LAUNCESTON, Australia, Nov 28 (Reuters) – Almost unnoticed, Rio Tinto Chief Executive Jean Sebastien Jacques has ushered the China iron ore elephant out of the room.
News that Rio has quietly abandoned its long-held view that China’s steel output will rise to 1 billion tonnes a year by 2030 wasn’t exactly hidden by Jacques, but neither was it highlighted when the new boss of the world’s second-largest mining company held an investor briefing last week.
What gathered much more attention on the negative side was the scandal over $10.5 million in payments to an adviser on the ill-fated Simandou iron ore project in Guinea, which has claimed the jobs of two senior executives.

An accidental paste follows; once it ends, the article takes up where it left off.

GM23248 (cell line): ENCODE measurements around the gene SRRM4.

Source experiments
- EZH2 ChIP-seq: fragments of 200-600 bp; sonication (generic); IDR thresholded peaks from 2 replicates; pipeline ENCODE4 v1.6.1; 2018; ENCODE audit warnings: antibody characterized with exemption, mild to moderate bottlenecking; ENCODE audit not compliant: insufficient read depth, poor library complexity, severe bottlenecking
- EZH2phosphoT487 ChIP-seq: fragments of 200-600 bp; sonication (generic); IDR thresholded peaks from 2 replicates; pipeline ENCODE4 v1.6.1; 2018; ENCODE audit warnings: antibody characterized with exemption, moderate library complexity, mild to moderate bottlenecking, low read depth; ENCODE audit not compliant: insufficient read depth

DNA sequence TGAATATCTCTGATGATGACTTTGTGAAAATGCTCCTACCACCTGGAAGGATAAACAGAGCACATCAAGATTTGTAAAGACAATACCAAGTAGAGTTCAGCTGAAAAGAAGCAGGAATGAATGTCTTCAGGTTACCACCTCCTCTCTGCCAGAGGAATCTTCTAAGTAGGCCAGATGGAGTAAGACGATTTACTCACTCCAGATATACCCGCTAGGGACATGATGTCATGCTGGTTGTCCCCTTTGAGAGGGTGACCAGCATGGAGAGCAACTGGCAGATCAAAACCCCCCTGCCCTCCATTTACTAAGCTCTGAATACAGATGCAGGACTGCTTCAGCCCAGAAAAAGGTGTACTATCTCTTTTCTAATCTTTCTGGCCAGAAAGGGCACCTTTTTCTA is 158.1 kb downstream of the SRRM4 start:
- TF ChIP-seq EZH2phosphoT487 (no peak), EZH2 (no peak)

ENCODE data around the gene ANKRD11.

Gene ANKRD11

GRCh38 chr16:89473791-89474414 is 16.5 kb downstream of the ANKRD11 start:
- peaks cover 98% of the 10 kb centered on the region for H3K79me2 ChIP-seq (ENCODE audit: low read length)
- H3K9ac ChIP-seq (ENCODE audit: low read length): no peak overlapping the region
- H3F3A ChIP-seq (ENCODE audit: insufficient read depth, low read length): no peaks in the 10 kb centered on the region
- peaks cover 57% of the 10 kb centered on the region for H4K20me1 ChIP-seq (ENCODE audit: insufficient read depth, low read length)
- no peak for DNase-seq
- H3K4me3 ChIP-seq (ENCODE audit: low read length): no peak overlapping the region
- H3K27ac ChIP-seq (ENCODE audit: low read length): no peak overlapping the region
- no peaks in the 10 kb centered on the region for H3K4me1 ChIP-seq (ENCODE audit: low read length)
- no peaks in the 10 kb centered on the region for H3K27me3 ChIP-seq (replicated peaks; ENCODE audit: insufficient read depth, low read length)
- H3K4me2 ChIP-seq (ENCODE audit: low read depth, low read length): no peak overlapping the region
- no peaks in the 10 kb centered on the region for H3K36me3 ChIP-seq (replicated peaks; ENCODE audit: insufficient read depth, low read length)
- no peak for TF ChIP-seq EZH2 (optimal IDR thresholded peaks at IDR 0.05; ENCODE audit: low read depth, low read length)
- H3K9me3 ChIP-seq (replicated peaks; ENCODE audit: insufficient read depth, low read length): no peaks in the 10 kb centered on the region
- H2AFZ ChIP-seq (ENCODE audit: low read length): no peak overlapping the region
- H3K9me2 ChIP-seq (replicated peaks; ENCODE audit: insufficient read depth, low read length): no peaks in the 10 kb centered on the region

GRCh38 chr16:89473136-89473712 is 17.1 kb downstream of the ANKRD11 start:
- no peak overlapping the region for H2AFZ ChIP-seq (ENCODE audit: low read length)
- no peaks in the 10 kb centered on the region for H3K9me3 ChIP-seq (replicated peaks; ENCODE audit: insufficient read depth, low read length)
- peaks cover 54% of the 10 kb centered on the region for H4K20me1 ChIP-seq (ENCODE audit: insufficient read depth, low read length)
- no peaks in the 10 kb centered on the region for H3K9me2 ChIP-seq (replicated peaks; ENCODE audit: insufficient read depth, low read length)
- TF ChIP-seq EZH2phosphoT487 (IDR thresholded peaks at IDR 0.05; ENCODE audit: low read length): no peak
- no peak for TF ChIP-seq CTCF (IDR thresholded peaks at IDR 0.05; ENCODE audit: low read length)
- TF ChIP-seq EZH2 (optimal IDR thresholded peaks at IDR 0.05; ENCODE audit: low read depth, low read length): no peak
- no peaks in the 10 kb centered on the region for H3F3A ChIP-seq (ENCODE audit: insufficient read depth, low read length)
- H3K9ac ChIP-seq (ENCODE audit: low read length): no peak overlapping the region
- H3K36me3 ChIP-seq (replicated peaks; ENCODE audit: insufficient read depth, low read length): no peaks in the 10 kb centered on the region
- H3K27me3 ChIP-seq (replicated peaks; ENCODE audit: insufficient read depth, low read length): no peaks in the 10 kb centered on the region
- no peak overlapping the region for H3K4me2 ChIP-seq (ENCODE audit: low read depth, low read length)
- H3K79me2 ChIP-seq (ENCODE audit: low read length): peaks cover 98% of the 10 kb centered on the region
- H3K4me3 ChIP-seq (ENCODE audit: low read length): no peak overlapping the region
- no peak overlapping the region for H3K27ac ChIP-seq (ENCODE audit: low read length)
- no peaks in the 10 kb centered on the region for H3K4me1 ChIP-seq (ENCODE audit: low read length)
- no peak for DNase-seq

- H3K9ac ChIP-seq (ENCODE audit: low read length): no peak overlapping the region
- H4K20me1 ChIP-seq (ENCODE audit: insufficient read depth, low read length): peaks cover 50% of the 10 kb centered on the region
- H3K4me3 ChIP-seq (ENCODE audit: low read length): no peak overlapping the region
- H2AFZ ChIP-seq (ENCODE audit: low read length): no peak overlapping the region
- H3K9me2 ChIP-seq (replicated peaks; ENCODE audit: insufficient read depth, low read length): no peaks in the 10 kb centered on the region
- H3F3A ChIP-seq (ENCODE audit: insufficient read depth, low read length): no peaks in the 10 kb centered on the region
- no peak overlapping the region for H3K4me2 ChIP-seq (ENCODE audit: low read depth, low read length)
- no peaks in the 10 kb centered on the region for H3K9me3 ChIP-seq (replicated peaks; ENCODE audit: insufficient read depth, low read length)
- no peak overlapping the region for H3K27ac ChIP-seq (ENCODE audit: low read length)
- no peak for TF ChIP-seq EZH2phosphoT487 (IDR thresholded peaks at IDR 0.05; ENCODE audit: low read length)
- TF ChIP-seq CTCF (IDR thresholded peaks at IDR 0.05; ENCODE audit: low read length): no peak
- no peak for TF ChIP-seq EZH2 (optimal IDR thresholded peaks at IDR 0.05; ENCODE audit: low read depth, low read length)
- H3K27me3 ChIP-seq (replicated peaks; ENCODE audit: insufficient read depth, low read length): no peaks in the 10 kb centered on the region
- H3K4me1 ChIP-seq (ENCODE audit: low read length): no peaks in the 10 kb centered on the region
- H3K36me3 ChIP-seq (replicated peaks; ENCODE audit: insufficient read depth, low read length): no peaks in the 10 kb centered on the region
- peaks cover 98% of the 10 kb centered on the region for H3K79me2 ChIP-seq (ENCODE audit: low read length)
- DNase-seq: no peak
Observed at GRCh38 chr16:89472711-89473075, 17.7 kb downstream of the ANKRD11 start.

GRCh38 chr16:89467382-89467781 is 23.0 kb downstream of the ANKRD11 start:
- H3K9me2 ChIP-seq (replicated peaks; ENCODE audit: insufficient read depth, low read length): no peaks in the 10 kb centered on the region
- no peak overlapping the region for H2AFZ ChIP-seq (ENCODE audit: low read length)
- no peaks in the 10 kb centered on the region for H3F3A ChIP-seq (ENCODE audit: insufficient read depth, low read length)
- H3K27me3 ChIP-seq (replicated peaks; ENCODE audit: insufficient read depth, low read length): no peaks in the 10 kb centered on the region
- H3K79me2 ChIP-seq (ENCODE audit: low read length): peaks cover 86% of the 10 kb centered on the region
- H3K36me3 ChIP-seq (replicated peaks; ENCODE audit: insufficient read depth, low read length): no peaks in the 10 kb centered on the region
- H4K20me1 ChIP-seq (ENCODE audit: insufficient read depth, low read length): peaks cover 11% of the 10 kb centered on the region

On the plus side of the ledger was Jacques’ commitment to boost free cash flow by $5 billion over the next five years, and the stronger outlook for the short-term given the strong recent price performance of iron ore and coal.
But there can be little doubt that the major news from Rio last week was the long overdue backing away from the view that China’s steel production was heading significantly higher over the medium to long term.
Former Rio CEO Sam Walsh, who was replaced by Jacques in July, had refused to back away from the 1 billion tonne a year forecast, even in the face of mounting evidence that it was becoming extremely unlikely.
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